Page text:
The “Council of her Majesty” heard the complaints. In accordance with the Unified Russian Order, she firmly established that the jews did not have the right “to be registered in the Russian trading towns and harbors,” but only in White Russia. “By no means is usefulness to be expected” from the migration of jews into Moscow . In December 1791 she promulgated a highest-order Ukase, which prohibited jews “to join the merchant guilds of the inner Provinces,” but permitted them “for a limited time for trade reasons to enter Moscow.” [G42] Jews were allowed to utilize the rights of the merchant guild and townsman class only in White Russia. The right to permanent residency and membership in the townsman class, Catherine continued, was granted in New Russia, now accessible in the viceregencies of Yekaterinoslav [“Glory of Catherine the Great”; much later, name changed to Dnepropetrovsk] and Taurida (shortly thereafter these became the Provinces of Yekaterinoslav, Taurida, and Cherson); that is, Catherine allowed jews to migrate into the new, expansive territories, into which Christian merchants and townsmen from the provinces of interior Russia generally were not permitted to emigrate. When in 1796 “it was made known that groups of jews [already] …. had immigrated into the Kiev, Chernigov and Novgorod-Syeversk Provinces,” it was likewise granted there “to utilize the right of the merchant guild and the townsman class.”
The pre-Revolution Jewish Encyclopedia writes: The Ukase of 1791 “laid the groundwork for setting up the pale of settlement, even if it wasn’t so intended. Under the conditions of the then-obtaining social and civic order in general, and of jewish life in particular, the administration could not consider bringing about a particularly onerous situation and conclude for them exceptional laws, which among other things would restrict the right of residency. In the context of its time, this Ukase did not contain that which in this respect would have brought the jews into a less favorable condition than the Christians… The Ukase of 1791 in no way limited the rights of jews in the choice of residency, created no special ‘borders,’ and ‘for jews the way was opened into new regions, into which in general people could not emigrate.’ The main point of the decree was not concerned with their jewishness, but that they were traders; the question was not considered from the national or religious point of view, but only from the viewpoint of usefulness.”
This Ukase of 1791, which actually privileged jewish merchants in comparison to Christian ones, was in the course of time the basis for the future “Pale of Settlement.,” which almost until the Revolution cast as it were a dark shadow over Russia.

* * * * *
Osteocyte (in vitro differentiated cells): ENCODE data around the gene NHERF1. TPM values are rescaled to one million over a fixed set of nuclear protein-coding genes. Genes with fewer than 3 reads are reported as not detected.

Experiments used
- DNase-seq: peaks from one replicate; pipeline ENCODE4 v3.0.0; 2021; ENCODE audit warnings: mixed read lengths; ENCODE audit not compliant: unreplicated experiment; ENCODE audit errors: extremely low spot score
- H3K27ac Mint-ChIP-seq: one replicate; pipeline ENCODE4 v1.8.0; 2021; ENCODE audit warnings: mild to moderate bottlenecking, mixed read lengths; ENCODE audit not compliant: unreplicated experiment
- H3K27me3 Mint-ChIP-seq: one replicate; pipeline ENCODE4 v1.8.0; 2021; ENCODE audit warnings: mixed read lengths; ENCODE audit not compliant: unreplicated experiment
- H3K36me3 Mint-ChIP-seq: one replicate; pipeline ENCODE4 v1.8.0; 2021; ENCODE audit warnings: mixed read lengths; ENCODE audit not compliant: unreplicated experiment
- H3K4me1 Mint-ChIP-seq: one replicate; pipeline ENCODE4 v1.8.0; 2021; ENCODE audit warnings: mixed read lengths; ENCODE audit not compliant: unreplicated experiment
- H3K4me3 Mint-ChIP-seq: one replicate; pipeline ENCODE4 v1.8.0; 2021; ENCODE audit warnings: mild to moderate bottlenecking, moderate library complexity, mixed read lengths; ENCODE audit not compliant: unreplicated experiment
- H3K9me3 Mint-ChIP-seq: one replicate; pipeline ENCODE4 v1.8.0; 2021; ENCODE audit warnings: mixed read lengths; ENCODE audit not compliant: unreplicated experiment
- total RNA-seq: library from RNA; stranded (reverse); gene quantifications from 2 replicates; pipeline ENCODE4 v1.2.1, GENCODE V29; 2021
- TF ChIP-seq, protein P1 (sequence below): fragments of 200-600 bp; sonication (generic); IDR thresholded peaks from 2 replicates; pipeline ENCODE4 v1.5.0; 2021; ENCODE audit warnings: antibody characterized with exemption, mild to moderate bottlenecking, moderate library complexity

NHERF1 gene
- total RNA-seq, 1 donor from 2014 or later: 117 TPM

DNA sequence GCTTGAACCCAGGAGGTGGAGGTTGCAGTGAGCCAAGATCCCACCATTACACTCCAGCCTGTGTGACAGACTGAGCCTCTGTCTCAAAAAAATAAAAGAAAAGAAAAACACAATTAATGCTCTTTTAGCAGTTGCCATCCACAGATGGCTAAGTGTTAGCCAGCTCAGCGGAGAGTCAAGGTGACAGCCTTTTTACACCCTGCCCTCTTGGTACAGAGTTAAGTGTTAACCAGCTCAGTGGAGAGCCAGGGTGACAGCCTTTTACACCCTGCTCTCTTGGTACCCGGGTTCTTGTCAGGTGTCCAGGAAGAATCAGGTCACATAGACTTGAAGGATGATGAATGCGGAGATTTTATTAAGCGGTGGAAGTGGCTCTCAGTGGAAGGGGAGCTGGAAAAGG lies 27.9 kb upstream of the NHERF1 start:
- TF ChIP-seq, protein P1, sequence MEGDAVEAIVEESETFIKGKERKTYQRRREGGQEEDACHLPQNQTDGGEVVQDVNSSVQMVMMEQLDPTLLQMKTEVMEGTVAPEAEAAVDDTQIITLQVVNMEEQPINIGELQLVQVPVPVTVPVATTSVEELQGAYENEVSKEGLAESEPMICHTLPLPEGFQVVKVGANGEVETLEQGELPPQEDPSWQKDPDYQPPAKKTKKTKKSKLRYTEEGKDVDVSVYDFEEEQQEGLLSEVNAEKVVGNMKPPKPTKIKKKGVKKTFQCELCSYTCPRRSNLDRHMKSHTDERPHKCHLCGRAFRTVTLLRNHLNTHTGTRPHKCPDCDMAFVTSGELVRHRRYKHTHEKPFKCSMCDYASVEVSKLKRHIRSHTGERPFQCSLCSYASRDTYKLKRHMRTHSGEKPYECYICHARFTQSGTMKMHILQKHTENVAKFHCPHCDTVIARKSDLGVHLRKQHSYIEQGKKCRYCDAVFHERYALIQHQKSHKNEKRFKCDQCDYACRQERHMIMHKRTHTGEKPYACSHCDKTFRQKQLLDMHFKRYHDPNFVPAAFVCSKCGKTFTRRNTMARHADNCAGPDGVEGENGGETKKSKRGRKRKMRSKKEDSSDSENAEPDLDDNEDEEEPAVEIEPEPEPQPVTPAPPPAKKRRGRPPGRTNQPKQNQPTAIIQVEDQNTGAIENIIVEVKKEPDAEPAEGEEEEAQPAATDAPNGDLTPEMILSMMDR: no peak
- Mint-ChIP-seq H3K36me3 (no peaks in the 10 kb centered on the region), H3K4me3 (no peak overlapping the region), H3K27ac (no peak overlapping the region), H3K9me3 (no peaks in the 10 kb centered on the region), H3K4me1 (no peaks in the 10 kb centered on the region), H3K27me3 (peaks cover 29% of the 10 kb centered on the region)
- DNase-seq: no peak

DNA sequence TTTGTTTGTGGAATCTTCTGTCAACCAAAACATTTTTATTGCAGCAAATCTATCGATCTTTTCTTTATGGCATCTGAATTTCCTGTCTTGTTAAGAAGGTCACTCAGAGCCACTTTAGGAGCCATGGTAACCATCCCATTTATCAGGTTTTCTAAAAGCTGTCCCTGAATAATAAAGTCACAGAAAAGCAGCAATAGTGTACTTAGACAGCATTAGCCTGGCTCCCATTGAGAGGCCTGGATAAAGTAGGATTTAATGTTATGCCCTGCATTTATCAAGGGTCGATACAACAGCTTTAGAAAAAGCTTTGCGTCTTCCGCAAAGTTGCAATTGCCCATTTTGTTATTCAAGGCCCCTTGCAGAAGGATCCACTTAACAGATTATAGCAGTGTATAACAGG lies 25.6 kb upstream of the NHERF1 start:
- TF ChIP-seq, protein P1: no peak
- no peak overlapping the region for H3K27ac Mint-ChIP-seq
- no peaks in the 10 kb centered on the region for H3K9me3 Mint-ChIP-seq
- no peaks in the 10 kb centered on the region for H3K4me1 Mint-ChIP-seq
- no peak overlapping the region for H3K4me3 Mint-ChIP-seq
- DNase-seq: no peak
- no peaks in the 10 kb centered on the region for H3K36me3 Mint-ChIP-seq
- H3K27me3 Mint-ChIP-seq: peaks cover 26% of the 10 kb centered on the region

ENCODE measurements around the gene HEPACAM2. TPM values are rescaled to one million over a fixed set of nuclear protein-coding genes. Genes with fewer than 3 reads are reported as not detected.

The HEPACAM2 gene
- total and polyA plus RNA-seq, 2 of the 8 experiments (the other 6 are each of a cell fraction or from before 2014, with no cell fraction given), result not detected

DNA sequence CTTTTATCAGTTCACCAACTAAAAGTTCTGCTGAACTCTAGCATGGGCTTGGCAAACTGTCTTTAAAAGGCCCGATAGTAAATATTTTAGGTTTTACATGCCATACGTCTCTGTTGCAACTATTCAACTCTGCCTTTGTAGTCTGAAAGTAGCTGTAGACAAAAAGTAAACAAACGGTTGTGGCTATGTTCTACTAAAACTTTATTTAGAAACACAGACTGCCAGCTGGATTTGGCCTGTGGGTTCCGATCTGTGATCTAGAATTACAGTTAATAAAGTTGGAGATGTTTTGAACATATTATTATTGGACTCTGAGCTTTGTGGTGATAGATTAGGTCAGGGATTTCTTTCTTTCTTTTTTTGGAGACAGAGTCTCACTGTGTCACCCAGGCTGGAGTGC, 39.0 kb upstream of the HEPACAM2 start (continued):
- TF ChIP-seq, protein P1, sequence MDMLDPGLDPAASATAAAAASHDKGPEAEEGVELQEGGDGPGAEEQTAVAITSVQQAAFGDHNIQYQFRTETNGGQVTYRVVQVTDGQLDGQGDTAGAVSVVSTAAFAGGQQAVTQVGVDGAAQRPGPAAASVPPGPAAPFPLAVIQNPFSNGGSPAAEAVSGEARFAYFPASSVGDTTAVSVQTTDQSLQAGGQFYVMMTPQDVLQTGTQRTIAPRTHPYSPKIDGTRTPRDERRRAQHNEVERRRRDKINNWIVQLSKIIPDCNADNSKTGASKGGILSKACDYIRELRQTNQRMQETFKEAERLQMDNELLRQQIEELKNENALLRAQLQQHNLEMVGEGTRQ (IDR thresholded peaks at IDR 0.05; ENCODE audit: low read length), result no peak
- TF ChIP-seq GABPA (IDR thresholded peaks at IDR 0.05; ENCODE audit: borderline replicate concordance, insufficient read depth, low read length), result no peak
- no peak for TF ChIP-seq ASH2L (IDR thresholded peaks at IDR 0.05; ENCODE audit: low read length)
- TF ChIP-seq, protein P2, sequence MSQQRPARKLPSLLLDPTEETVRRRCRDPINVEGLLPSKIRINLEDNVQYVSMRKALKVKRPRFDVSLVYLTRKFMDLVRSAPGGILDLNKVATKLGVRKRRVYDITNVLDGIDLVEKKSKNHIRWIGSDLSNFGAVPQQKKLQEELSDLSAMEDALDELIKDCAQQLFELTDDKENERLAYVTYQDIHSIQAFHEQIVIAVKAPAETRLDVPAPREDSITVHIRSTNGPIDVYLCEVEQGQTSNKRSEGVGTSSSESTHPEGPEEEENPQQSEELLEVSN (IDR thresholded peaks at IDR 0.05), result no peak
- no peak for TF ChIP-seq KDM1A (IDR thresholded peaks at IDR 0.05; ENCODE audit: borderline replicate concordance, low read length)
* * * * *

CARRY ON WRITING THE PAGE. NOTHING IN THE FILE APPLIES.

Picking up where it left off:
BoruchBy itself however the Ukase of 1791 was not so oppressive in its outworking as to prevent “a small [jewish] colony from emerging in St Petersburg by the end of the reign of Catherine II.” [G43] Here lived “the famous tax-leaser Abram Peretz” and some of the merchants close to him, and also, “while the religious struggle was in full swing, the rabbi Avigdor Chaimovitch and his opponent, the famous hassidic Tzadik Zalman Boruchovitch.”
In 1793 and 1795 the second and third Partition of Poland took place, and the jewish population from Lithuania, Poldolia, and Volhynia, numbering almost a million, came under Russia’s jurisdiction. This increase in population was a very significant event, though for a long time not recognized as such. It later influenced the fate of both Russia and the jewry of East Europe.
“After centuries-long wandering [jewry] came under one roof, in a single great congregation.”
In the now vastly-expanded region of jewish settlement, the same questions came up as before. The jews obtained rights of Merchant guilds and townsmen, which they had not possessed in Poland, and they got the right to equal participation in the class-municipal self-government… then had to accept the restrictions of this status: they could not migrate into the cities of the inner-Russian provinces, and were liable to be moved out of the villages.
With the now huge extent of the jewish population, the Russian regime no longer had a way to veil the fact that the jews continued to live in the villages simply by modeling it as a “temporary visit.” “A burning question …. was whether the economic condition could tolerate so many tradesmen and traders living amongst the peasants.”